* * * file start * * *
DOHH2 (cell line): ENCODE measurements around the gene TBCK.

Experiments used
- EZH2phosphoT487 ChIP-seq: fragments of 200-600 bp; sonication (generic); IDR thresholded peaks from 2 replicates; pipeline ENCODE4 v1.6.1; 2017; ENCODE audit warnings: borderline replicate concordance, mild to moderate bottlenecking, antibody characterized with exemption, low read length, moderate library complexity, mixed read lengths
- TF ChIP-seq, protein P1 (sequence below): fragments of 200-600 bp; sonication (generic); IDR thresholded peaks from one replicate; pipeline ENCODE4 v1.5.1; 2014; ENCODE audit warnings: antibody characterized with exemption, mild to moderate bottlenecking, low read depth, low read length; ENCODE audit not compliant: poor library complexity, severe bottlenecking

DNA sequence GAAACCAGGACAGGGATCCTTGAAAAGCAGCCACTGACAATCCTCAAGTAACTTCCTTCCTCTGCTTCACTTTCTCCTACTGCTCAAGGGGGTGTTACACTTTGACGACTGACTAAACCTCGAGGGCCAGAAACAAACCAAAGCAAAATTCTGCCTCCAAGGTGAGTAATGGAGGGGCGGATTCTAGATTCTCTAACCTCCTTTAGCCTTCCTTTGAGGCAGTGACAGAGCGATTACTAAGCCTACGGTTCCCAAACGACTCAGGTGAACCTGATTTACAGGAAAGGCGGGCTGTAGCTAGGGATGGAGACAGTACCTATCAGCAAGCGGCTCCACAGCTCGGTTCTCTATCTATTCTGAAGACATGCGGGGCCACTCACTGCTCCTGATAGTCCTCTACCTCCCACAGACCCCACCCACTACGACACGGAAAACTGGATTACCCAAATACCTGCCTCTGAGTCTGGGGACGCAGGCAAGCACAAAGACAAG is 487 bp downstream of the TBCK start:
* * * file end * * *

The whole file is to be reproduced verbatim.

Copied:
DOHH2 (cell line): ENCODE measurements around the gene TBCK.

Experiments used
- EZH2phosphoT487 ChIP-seq: fragments of 200-600 bp; sonication (generic); IDR thresholded peaks from 2 replicates; pipeline ENCODE4 v1.6.1; 2017; ENCODE audit warnings: borderline replicate concordance, mild to moderate bottlenecking, antibody characterized with exemption, low read length, moderate library complexity, mixed read lengths
- TF ChIP-seq, protein P1 (sequence below): fragments of 200-600 bp; sonication (generic); IDR thresholded peaks from one replicate; pipeline ENCODE4 v1.5.1; 2014; ENCODE audit warnings: antibody characterized with exemption, mild to moderate bottlenecking, low read depth, low read length; ENCODE audit not compliant: poor library complexity, severe bottlenecking

DNA sequence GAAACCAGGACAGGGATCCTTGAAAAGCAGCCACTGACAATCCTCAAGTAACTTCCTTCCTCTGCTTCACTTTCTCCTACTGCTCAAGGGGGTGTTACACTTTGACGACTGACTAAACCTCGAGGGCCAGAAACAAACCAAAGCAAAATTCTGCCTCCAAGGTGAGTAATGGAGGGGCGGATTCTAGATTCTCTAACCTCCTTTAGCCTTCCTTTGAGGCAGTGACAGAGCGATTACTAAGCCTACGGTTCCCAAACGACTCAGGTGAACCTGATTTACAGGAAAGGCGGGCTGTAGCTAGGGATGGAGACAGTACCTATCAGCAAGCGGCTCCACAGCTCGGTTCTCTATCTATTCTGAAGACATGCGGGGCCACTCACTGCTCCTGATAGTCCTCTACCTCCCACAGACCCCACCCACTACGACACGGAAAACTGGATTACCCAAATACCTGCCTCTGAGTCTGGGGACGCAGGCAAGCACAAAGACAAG is 487 bp downstream of the TBCK start: